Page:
Scott Steele

For almost as long as he can remember, Scott Steele wanted to work as a journalist and a meteorologist. As a child, he would watch the sky conditions and report ominous changes to his parents. At fourteen, Scott became the youngest intern ever to work at WLS-TV in Chicago, where many broadcast veterans taught him the television business inside and out. In fact, a young Scott used to report the weather conditions from his family’s neighborhood to a young man named John Malan who started his career behind the scenes in the “Windy City.”

Scott graduated with a Bachelor of Science degree from Northern Illinois University in 1986 with emphasis in both meteorology and broadcast journalism. During college he continued his work at WLS-TV and began working at their college television station. Scott learned many jobs there, from on-air reporter, to photojournalist, to tape editor, and anchor.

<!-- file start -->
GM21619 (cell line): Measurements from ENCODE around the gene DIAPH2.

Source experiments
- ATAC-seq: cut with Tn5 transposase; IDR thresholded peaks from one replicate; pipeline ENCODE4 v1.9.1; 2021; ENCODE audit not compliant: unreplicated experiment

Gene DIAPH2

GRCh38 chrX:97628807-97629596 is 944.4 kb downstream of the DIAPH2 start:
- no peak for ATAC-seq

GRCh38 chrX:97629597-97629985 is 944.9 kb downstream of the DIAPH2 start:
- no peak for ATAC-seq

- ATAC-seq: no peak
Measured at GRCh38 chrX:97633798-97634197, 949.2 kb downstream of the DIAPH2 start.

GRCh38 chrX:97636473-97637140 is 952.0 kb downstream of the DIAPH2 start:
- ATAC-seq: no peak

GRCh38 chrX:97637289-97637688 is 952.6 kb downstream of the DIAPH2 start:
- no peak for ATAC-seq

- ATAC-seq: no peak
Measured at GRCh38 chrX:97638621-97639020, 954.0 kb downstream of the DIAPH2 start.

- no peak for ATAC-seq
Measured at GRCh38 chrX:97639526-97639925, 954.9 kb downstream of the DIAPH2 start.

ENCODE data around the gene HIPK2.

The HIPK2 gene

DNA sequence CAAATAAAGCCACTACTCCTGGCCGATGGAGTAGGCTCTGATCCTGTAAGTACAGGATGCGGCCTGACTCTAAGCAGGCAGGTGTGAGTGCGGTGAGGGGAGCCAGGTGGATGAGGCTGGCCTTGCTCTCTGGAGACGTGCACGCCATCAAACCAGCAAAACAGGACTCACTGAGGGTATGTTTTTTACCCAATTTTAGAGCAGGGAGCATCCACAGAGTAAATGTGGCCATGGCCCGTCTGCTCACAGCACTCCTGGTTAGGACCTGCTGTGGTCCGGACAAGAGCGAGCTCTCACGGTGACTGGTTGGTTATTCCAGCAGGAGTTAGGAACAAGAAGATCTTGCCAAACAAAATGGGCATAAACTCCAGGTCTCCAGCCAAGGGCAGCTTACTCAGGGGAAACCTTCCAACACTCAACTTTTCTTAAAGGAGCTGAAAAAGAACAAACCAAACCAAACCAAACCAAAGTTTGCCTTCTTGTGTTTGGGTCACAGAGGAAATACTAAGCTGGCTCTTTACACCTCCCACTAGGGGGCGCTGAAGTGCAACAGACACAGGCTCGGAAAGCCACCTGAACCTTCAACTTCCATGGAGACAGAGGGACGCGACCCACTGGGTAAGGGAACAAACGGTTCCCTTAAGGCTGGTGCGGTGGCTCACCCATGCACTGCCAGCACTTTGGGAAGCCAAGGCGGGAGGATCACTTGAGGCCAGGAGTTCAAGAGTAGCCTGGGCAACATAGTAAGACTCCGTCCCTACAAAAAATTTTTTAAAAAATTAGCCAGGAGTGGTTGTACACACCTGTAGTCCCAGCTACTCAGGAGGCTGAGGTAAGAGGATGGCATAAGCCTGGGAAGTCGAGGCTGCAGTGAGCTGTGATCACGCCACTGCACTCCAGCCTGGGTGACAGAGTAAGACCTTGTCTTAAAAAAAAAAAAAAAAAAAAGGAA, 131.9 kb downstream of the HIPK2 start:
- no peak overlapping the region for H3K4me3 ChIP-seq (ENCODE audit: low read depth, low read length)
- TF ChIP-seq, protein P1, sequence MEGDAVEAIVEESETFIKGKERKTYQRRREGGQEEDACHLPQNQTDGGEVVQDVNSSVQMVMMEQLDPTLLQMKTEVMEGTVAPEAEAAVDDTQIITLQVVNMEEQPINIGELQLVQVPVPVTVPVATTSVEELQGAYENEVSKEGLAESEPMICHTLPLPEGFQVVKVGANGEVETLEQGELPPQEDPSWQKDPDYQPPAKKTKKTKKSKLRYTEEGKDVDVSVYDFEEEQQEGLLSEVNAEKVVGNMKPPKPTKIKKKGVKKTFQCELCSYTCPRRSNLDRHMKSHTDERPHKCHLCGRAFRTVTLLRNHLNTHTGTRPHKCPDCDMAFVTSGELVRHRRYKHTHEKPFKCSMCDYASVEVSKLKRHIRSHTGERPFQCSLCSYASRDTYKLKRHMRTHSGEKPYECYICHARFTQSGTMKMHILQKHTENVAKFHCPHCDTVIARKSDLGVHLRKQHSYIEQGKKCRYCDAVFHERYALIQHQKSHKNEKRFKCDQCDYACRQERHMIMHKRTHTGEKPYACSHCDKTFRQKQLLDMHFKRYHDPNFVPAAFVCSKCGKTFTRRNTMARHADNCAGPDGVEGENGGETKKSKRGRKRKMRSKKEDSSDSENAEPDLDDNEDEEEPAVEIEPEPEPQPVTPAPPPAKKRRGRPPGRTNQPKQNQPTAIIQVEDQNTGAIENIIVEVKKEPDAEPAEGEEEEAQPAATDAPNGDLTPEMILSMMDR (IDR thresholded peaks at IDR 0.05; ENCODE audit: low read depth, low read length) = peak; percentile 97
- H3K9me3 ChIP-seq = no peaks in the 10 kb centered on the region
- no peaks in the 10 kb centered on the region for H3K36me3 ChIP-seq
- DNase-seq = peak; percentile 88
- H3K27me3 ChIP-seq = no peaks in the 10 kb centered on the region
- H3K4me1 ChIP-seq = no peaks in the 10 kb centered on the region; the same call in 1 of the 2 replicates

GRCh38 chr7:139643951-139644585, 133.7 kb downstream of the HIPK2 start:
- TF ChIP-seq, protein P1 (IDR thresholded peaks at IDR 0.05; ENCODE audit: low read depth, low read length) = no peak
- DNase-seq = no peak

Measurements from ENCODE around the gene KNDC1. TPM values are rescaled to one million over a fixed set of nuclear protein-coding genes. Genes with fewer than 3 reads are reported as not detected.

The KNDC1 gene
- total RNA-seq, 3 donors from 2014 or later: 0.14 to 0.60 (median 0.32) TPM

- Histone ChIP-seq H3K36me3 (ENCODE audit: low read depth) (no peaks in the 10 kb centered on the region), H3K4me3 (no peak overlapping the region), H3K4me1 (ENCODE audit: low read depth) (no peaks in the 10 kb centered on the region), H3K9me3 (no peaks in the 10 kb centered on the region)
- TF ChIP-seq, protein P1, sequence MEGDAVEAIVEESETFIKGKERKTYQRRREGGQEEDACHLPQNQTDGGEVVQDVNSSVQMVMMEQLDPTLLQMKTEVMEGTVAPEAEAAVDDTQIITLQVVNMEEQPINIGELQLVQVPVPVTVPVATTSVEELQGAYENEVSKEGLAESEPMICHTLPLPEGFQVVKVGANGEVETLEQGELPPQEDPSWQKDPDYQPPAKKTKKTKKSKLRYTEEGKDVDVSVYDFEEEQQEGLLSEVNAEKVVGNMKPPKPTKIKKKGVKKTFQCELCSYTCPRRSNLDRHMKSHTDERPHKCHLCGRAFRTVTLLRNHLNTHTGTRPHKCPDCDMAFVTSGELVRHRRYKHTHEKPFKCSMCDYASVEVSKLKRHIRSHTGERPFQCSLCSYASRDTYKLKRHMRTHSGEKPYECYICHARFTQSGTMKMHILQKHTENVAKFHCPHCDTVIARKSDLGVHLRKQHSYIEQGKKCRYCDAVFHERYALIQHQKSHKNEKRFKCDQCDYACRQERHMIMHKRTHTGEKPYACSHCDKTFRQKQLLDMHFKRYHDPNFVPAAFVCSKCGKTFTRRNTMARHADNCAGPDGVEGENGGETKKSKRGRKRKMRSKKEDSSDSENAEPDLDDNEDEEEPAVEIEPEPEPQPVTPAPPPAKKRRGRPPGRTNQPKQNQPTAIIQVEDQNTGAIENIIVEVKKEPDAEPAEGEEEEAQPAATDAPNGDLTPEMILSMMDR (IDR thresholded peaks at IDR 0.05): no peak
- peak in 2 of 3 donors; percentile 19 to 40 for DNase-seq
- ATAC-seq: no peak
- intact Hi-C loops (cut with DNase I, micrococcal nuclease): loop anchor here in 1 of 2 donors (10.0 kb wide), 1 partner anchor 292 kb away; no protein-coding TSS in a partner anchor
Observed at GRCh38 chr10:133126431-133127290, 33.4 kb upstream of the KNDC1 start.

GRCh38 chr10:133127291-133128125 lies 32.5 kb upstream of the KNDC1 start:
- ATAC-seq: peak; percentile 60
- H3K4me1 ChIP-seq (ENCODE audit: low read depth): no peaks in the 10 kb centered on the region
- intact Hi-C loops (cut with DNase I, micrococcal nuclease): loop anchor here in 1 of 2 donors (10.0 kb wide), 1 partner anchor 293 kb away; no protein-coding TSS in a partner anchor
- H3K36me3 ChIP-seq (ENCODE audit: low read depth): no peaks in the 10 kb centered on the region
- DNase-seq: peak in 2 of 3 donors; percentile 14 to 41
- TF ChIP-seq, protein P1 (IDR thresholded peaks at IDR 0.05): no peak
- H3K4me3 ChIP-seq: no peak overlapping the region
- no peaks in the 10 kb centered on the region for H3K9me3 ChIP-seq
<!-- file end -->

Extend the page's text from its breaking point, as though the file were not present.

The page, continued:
Scott began his first professional on-air job for the ABC affiliate in Rockford, Illinois as a reporter and fill-in meteorologist. After graduation, Scott began working as a reporter and meteorologist at WLUK-TV in Green Bay. During his six years there, he was known for his tenacity in breaking exclusive stories and his versatility in also doing the weather.

Scott joined another Milwaukee television station in 1992 as a reporter and meteorologist. During his decade there, he became one of the first journalists in the country to regularly feature stories on new technology and computers. Scott also co-hosted the station’s morning show and did the weather reports each weekday with his faithful sidekick, Spunky the Weatherdog.

Spunky, a Boston Terrier, was featured in a daily segment called, “What’s Spunky Sportin’?” It was a light-hearted way to help children and adults dress for the weather.

Scott left television to develop his own marketing/communications company and at the same time was hired as Marketing, Communications, and Creative Director for a major Milwaukee area nonprofit agency.

Scott returned to TV by joining TODAY’S TMJ4 in January, 2007.

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